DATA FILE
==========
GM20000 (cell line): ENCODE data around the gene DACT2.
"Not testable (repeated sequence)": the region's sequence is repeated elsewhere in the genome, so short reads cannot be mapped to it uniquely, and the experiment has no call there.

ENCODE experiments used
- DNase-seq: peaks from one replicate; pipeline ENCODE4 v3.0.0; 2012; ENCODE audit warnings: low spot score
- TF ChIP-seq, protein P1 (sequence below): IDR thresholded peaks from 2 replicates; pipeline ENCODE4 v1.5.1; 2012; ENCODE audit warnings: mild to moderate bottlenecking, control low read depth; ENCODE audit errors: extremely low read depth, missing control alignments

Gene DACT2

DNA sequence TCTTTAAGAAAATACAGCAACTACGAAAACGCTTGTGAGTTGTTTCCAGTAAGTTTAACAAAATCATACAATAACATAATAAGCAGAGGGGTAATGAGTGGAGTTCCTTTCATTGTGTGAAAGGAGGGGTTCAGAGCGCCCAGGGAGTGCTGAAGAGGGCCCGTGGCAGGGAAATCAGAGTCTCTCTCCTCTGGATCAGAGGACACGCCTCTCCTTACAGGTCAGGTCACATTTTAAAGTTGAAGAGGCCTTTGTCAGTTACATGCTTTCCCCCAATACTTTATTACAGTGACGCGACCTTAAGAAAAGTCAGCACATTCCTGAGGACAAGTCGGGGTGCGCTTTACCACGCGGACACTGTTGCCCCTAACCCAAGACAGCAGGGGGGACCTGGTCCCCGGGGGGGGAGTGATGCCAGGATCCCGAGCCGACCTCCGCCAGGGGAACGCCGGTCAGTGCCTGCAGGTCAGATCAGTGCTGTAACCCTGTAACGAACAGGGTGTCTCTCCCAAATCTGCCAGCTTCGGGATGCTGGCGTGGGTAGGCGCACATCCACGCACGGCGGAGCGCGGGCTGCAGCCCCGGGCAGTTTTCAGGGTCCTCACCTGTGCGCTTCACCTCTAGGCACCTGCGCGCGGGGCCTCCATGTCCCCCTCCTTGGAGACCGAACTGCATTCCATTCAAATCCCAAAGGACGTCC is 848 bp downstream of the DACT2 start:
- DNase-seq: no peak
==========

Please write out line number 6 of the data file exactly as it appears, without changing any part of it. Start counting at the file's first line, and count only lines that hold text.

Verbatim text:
Gene DACT2